This three-page fact sheet describes the biology and management of American black nightshade, explaining how to control for it in tomato and pepper, cucurbits, and strawberry. Written by Nathan S. Boyd, Shawn Steed, Chris Marble, and Andrew MacRae and published by the Horticultural Sciences Department.
Pepper is an important vegetable crop in Miami-Dade County. Unlike other vegetable crops, peppers are relatively more adaptable to the environment, especially the heat, and are relatively easier to grow. But to be successful, careful attention must be paid to maintain healthy plants and high productivity with efficient management of soil and water for the particular needs of each variety or cultivar. This 7-page fact sheet provides general information and guidelines for pepper growers in Miami-Dade County, including major pepper varieties, and their horticultural traits, and fundamental soil and water management requirements. Written by Qingren Wang, Shouan Zhang, Yuncong Li, Dakshina Seal, Waldemar Klassen, and Teresa Olczyk, and published by the UF Department of Horticultural Sciences, February 2015.
Durante la última década, las frutas, verduras y frutos secos se encuentran entre los alimentos relacionados con brotes de gastroenteritis causadas por cepas enterovirulentas de E. coli y Salmonella no tifoidea que resultan en miles de hospitalizaciones y pérdidas de varios millones de dólares en la industria de alimentos (Mandrell 2009; Batz, Hoffman, y Morris 2011). Desde 2006, dieciséis brotes de salmonelosis se han relacionado con el consumo de frutas y verduras, incluyendo tomates, melones, coles, pepinos, mangos, piñones, pistachos, mantequilla de maní, papayas, pimientos y además alimentos congelados y procesados que contienen productos vegetales. Esta hoja informativa fue producida para proveer información actualizada sobre las prácticas de producción de tomate y sus asociaciones con Salmonella. Esta información es útil para Agentes de Extensión Agraria en sus programas de educación sobre cultivos hortícolas. This 4-page fact sheet is the Spanish language version of The Role of Crop Production Practices and Weather Conditions in Microbiological Safety of Tomatoes and Peppers (SS628). It was written by Massimiliano Marvasi, Max Teplitski, and George Hochmuth, and published by the UF Department of Soil and Water Science, February 2015.
Salmonella and other human pathogens can contaminate produce at any stage from “farm to fork.” If we can better understand how production practices may make crops more or less susceptible to human pathogens we may be able to significantly reduce the number and severity of the produce-associated outbreaks. This 3-page fact sheet provides up-to-date information about tomato production practices and their relationships with Salmonella. Written by Massimiliano Marvasi, George Hochmuth, and Max Teplitski, and published by the UF Department of Soil and Water Science, December 2014. (Photo: Max Teplitski, UF/IFAS)
Bell pepper (Capsicum annuum) is an important crop for Florida and accounts for a significant fraction of its agricultural water use. Most of it is produced in south Florida, where the water table is shallow. Seepage irrigation is one of the most common systems used in south Florida for growing plastic-mulched vegetable crops, including bell pepper. Compared with an open field production, covering the soil with impermeable plastic reduces soil evaporation and increases transpiration. This 3-page fact sheet summarizes the results from a crop water use study for the seepage-irrigated pepper in south Florida.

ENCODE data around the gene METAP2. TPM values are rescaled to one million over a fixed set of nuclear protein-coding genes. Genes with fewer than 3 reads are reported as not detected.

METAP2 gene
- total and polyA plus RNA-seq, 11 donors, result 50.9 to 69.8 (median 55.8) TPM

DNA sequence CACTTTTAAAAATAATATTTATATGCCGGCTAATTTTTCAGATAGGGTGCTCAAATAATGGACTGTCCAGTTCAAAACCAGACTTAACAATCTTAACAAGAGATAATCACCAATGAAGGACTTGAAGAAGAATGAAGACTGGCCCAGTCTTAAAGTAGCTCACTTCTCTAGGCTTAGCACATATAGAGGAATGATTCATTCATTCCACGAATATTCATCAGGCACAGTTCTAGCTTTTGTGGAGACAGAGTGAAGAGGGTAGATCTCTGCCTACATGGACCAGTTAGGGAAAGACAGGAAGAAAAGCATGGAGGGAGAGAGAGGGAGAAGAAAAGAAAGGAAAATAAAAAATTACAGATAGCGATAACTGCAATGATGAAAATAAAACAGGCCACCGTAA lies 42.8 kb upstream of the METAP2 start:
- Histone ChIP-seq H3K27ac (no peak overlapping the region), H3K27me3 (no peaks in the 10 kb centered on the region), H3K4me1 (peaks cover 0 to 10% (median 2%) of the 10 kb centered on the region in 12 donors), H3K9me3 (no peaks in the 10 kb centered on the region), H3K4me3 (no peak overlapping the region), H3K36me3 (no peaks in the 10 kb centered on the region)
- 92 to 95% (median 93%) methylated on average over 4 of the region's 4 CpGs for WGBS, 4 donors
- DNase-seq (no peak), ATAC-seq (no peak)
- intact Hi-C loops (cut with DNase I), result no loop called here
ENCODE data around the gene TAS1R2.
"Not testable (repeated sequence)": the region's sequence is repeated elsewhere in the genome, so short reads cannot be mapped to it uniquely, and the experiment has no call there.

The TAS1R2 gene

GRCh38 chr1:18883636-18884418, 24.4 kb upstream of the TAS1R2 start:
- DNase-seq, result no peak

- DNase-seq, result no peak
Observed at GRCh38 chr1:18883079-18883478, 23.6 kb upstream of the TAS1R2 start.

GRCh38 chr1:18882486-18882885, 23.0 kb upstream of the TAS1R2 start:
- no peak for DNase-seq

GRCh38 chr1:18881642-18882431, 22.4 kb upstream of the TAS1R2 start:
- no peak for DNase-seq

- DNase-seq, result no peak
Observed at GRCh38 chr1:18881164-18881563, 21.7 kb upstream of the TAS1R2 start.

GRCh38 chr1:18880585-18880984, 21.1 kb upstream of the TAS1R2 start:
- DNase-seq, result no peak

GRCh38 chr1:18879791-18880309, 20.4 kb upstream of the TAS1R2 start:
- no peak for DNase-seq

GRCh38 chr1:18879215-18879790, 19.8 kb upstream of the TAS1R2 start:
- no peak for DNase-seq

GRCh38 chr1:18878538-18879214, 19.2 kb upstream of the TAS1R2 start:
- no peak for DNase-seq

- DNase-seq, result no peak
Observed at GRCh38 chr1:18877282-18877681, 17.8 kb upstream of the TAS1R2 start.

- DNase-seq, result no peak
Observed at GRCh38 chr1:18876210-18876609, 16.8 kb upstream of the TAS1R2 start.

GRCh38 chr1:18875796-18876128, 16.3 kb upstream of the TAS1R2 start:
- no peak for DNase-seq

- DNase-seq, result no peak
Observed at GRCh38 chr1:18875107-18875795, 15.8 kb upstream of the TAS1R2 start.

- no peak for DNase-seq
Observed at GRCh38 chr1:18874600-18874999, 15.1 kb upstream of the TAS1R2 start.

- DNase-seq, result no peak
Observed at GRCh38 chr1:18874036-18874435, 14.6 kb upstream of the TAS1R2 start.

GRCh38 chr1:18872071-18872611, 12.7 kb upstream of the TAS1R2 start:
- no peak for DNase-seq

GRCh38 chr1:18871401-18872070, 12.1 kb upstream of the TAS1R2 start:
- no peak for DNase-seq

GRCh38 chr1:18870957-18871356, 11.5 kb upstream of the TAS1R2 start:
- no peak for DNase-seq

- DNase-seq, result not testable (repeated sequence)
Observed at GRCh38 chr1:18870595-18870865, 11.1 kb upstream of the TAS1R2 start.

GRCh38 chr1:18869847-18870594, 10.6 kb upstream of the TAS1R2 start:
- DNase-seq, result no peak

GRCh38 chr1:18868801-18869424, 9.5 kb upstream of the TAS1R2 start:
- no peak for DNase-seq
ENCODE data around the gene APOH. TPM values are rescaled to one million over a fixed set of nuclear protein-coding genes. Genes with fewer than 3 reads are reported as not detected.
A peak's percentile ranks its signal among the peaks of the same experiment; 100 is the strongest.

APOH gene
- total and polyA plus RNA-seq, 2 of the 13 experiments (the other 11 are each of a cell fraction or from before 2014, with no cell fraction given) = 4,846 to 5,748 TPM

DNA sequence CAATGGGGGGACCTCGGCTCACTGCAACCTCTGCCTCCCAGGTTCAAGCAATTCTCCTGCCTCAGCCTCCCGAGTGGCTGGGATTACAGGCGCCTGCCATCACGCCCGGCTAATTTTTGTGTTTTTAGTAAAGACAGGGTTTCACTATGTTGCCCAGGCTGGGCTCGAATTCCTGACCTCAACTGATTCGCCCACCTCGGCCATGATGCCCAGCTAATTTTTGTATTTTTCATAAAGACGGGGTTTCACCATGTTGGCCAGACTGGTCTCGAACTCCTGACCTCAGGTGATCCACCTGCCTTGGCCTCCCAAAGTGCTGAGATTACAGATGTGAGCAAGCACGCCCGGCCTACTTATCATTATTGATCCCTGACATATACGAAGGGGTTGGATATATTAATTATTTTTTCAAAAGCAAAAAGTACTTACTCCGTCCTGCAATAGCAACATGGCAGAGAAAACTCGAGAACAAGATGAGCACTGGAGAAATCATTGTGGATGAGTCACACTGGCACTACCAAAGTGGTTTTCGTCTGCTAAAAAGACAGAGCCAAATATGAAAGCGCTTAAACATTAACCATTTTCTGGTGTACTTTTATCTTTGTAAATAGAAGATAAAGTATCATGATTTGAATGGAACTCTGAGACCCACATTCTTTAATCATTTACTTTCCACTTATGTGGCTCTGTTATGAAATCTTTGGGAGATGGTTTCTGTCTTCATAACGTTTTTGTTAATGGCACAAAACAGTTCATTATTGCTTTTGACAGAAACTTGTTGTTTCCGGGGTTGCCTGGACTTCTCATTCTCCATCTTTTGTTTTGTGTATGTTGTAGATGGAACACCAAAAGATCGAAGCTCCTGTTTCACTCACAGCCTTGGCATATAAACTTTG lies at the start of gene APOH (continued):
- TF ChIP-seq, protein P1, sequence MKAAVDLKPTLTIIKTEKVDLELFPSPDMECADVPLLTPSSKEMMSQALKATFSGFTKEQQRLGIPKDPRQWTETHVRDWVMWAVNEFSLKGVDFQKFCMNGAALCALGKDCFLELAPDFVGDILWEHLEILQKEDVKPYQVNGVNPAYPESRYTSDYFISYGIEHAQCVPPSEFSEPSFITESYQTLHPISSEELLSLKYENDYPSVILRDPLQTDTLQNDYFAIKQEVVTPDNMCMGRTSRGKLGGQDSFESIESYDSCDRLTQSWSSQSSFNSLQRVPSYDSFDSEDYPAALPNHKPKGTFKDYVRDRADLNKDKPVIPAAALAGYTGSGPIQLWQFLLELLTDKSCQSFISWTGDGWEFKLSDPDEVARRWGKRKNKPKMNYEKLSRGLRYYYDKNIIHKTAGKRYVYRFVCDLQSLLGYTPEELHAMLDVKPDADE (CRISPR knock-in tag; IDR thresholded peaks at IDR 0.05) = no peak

Written by Sanjay Shukla, Niroj Shrestha, and Fouad H. Jaber, and published by the UF Department of Agricultural and Biological Engineering, August 2014.
Even though drip irrigation is more efficient than the other irrigation methods, proper system management is crucial if that increased efficiency is going to result in water savings and a viable crop. One important aspect of drip irrigation management for crop success is irrigation scheduling, which includes determining both how much and when to irrigate. The grower can use several different methods to help develop a suitable irrigation schedule. Proper scheduling needs to be implemented to take full advantage of the increased drip irrigation efficiency. Two examples are presented in this 5-page fact sheet for tomatoes and peppers, which are two important vegetable crops in Florida, to demonstrate the use of reference evapotranspiration and crop coefficients in developing a drip irrigation schedule. Written by Sanjay Shukla, James M. Knowles, and Niroj K. Shrestha, and published by the UF Department of Agricultural and Biological Engineering, April 2014.
Revised! SL334, a 24-page fact sheet by George Hochmuth and Ed Hanlon, summarizes the historical Florida research literature on nitrogen, phosphorus, and potassium fertilization of pepper. Includes references. Published by the UF Department of Soil and Water Science, October 2010.
FE810, a 4-page fact sheet by John VanSickle, Scott Smith, and Eugene McAvoy, provides an overview of bell pepper production practices for Southwest Florida producers, including a per-acre composite budget breaking down the specific cost components. Includes references. Published by the UF Department of Food and Resource Economics, December 2009.
FE809, a 4-page fact sheet by John VanSickle, Scott Smith, and Eugene McAvoy, provides an overview of bell pepper production practices for Palm Beach County producers, including a per-acre composite budget breaking down the specific cost components. Includes references. Published by the UF Department of Food and Resource Economics, December 2009.